Why the West?
Steven Dutch, Natural and Applied Sciences,
University of Wisconsin - Green
- Western Europe discovered the scientific method and the
connection between science and technology before many older
- Japan independently developed many of the qualities required
for success in science and technology.
- Many other cultures are rapidly acquiring science and
- The West was first, not unique.
- To explain the success of the West in science and technology,
we need to identify and focus on the cultural conditioning that was most
distinctive to the West.
- Crucial attributes are likely also to show up in the cultural
conditioning of Japan.
- These attributes can be learned; other cultures are doing just that.
Salient Features of Western Culture
“Western Culture” is a Serial Culture
Goldilocks Syndrome: Not too Little, Not too Much, but
Repeated Episodes of Hybridization and Synthesis
Loss and Recovery of Classical Civilization
Attitude Toward Change
Can be Desirable
Can be Controlled
Can be Initiated
Autonomy, Autonomy, Autonomy
Societies and Change
0 - No Change
- Stability: Unstable. Sooner or later change will happen, even if the society stays isolated.
- Examples: Pre-contact Hawaii, other isolated tribal societies. Easter Island, about as isolated as a society can get, collapsed from internal warfare and environmental destruction before Europeans arrived.
1 - Rejection
- Stability: Unstable. Sooner or later a change too powerful to exclude is bound to happen.
- Examples: Ming China, Inquisition Spain, Khomeini's Iran
2 - Assimilation
- Stability: Probably unstable. Sooner or later a change agent will probably appear that is too powerful or too resistant to assimilate.
- Examples: China throughout its history has been the type example of this response.
3 - Synthesis
- Stability: Most stable
- The West and Japan have repeatedly synthesized foreign innovations into their own societies.
- Turkey in modern times made a conscious decision to change its orientation from the Middle East to Europe.
- Plains Indians domesticated wild horses descended from Eurpean stock and utilized them before ever meeting a European.
4 - Traumatization
- Stability: Stable but permanently changes the society. Any society receiving a great enough shock will be traumatized temporarily, but in some societies traumas have been great enough or repeated enough to imprint the character of the society.
South after Civil War: lasted a few decades, largely effaced by later synthesis with modernization.
Russia: repeated traumas show up in deep pathos in arts and resignation and patience toward hardships.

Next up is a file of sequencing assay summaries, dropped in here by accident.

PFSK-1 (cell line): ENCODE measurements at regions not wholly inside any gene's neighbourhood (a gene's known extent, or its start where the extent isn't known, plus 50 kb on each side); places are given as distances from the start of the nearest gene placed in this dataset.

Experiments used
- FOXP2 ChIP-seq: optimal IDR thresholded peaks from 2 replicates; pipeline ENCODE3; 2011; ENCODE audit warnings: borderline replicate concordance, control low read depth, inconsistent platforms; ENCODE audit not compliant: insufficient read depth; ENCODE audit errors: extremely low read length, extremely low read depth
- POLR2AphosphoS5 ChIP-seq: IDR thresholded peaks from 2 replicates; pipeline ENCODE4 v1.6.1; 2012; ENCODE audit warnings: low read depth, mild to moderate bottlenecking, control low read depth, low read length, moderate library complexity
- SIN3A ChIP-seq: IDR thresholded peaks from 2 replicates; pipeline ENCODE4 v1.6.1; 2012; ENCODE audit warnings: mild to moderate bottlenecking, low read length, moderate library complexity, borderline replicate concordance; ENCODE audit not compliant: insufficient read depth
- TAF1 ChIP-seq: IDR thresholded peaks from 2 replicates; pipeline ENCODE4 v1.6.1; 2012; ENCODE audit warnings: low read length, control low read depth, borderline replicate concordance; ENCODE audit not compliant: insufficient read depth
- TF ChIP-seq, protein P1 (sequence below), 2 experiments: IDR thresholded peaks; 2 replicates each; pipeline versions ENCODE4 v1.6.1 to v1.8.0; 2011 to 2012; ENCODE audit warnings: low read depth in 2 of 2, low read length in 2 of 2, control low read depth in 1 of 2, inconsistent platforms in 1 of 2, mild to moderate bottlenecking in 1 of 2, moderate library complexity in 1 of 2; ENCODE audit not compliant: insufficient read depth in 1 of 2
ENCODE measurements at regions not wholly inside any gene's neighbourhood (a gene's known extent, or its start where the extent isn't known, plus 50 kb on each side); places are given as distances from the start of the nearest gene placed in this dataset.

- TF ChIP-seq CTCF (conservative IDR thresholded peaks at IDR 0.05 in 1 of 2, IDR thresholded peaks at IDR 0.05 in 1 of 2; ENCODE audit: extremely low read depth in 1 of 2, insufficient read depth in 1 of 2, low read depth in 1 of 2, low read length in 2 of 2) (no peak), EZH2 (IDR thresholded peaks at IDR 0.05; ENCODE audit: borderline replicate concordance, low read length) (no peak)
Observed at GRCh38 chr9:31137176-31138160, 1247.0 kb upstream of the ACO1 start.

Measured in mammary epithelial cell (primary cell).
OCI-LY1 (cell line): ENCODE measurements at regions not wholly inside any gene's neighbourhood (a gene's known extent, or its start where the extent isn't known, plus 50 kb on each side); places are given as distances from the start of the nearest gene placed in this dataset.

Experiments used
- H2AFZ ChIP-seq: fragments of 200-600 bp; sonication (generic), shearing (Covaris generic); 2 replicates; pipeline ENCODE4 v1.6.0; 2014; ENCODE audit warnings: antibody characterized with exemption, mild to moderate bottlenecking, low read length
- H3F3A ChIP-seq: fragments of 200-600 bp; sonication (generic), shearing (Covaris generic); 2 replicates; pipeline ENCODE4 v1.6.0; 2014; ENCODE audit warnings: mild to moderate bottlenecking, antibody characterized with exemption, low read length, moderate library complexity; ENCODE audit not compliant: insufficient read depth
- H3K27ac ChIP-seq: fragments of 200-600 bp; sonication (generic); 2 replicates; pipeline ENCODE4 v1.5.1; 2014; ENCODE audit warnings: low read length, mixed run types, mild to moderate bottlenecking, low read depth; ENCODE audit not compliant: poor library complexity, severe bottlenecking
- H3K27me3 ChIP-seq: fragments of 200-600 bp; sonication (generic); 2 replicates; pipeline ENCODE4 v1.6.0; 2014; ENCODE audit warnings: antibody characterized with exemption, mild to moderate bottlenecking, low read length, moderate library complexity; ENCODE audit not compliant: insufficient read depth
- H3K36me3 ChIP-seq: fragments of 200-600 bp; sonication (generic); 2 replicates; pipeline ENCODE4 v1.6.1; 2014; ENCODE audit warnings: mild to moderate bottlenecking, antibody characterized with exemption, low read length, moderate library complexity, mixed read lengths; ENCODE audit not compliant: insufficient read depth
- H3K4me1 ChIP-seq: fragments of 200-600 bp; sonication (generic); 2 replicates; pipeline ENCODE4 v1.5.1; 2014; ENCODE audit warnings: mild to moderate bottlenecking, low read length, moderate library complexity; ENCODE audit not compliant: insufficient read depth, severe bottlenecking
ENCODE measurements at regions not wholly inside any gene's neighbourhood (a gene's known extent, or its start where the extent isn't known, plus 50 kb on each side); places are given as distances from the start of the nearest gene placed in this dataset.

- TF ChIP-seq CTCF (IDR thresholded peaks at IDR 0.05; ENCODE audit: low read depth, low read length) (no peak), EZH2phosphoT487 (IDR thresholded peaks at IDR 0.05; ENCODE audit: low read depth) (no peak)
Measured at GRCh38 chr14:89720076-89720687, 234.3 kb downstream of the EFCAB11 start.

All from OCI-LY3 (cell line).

Islamic World after 1258: never recovered former intellectual vitality
5 - Replacement
- Stability: Probably temporary by its very nature: leads eventually to synthesis, traumatization or extinction.
- Examples: Present Third World
6 - Extinction
- Stability: Extinction is forever
- Examples: Many pre-technological tribal societies
The "Goldilocks" History of the West
Some societies had too much of certain stimuli, others too little, and the West was "just right"
- Europe was just isolated enough to avoid being overwhelmed completely, but not so isolated as to be completely unaware of outside influences.
- Europe was just weak enough that it was often forced to cope with external threats and incursions, but never so weak as to be completely overrun.
- Europe was fragmented enough to avoid a stifling uniformity, but not so fragmented it could not communicate or cooperate.
- The collapse of Rome allowed northern European institutions to evolve, but Rome still provided an intellectual framework, a unifying scholarly language, and eventually a stimulus to reconstruct and surpass ancient achievements.
Bad Habits - Four Kinds of Ethnocentrism
- We are justified in forcing our ways on others
- Outsiders have nothing to teach us
(Roman Empire, China)
- Our way of life is the only possible way
(Hawaii, other isolated societies)
- "Honor" must be preserved at all costs
(Middle East, Mediterranean, Latin America, U.S. inner cities)
- A need to carry things
- Flat, unobstructed terrain
- Something to pull
Changing the World
"The Fall" in Western Values
- World created good (Garden of Eden)
- Evil is an intrusion on a good world
- Evil can (must) be overcome
- Evil has no rights
Contrast to cultures where Good and Evil are equally primordial
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Created 27 Dec 1997, Last Update 4 Jun 1997
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